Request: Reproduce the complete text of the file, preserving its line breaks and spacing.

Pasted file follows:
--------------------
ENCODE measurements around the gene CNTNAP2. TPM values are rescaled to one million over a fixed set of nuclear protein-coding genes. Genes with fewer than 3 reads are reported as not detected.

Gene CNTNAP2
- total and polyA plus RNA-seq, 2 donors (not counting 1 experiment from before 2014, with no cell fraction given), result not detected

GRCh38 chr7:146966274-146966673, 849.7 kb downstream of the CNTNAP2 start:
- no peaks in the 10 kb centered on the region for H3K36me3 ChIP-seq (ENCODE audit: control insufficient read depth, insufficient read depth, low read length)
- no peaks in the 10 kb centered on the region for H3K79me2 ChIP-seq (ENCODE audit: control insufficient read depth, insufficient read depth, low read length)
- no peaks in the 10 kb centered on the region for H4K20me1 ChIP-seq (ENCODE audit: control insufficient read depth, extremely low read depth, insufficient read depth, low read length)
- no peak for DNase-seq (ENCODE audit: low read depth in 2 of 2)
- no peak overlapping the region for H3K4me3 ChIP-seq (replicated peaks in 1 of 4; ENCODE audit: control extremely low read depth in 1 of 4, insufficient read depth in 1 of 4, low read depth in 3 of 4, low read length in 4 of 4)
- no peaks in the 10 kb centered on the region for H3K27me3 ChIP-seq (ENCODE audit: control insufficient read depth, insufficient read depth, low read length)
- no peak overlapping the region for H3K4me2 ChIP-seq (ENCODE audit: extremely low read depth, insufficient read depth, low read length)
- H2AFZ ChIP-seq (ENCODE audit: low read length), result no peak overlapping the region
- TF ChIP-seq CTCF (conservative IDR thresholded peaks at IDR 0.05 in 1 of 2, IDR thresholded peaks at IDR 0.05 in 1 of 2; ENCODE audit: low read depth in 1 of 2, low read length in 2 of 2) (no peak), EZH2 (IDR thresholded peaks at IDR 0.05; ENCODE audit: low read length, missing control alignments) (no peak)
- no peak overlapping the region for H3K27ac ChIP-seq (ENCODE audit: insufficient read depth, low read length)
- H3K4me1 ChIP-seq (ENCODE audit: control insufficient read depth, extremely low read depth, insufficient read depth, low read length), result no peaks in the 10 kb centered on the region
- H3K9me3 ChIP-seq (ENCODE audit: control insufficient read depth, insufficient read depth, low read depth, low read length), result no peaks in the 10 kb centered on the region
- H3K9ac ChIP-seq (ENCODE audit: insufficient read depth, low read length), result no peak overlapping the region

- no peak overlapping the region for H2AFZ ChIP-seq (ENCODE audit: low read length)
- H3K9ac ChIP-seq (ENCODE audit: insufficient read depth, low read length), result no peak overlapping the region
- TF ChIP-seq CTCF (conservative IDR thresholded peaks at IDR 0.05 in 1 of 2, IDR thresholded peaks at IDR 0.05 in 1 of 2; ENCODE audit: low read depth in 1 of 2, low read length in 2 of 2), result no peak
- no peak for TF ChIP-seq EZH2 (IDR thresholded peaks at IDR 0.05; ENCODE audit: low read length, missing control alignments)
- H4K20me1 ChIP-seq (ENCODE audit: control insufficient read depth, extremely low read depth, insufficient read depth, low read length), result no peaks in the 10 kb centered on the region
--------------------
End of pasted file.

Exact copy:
ENCODE measurements around the gene CNTNAP2. TPM values are rescaled to one million over a fixed set of nuclear protein-coding genes. Genes with fewer than 3 reads are reported as not detected.

Gene CNTNAP2
- total and polyA plus RNA-seq, 2 donors (not counting 1 experiment from before 2014, with no cell fraction given), result not detected

GRCh38 chr7:146966274-146966673, 849.7 kb downstream of the CNTNAP2 start:
- no peaks in the 10 kb centered on the region for H3K36me3 ChIP-seq (ENCODE audit: control insufficient read depth, insufficient read depth, low read length)
- no peaks in the 10 kb centered on the region for H3K79me2 ChIP-seq (ENCODE audit: control insufficient read depth, insufficient read depth, low read length)
- no peaks in the 10 kb centered on the region for H4K20me1 ChIP-seq (ENCODE audit: control insufficient read depth, extremely low read depth, insufficient read depth, low read length)
- no peak for DNase-seq (ENCODE audit: low read depth in 2 of 2)
- no peak overlapping the region for H3K4me3 ChIP-seq (replicated peaks in 1 of 4; ENCODE audit: control extremely low read depth in 1 of 4, insufficient read depth in 1 of 4, low read depth in 3 of 4, low read length in 4 of 4)
- no peaks in the 10 kb centered on the region for H3K27me3 ChIP-seq (ENCODE audit: control insufficient read depth, insufficient read depth, low read length)
- no peak overlapping the region for H3K4me2 ChIP-seq (ENCODE audit: extremely low read depth, insufficient read depth, low read length)
- H2AFZ ChIP-seq (ENCODE audit: low read length), result no peak overlapping the region
- TF ChIP-seq CTCF (conservative IDR thresholded peaks at IDR 0.05 in 1 of 2, IDR thresholded peaks at IDR 0.05 in 1 of 2; ENCODE audit: low read depth in 1 of 2, low read length in 2 of 2) (no peak), EZH2 (IDR thresholded peaks at IDR 0.05; ENCODE audit: low read length, missing control alignments) (no peak)
- no peak overlapping the region for H3K27ac ChIP-seq (ENCODE audit: insufficient read depth, low read length)
- H3K4me1 ChIP-seq (ENCODE audit: control insufficient read depth, extremely low read depth, insufficient read depth, low read length), result no peaks in the 10 kb centered on the region
- H3K9me3 ChIP-seq (ENCODE audit: control insufficient read depth, insufficient read depth, low read depth, low read length), result no peaks in the 10 kb centered on the region
- H3K9ac ChIP-seq (ENCODE audit: insufficient read depth, low read length), result no peak overlapping the region

- no peak overlapping the region for H2AFZ ChIP-seq (ENCODE audit: low read length)
- H3K9ac ChIP-seq (ENCODE audit: insufficient read depth, low read length), result no peak overlapping the region
- TF ChIP-seq CTCF (conservative IDR thresholded peaks at IDR 0.05 in 1 of 2, IDR thresholded peaks at IDR 0.05 in 1 of 2; ENCODE audit: low read depth in 1 of 2, low read length in 2 of 2), result no peak
- no peak for TF ChIP-seq EZH2 (IDR thresholded peaks at IDR 0.05; ENCODE audit: low read length, missing control alignments)
- H4K20me1 ChIP-seq (ENCODE audit: control insufficient read depth, extremely low read depth, insufficient read depth, low read length), result no peaks in the 10 kb centered on the region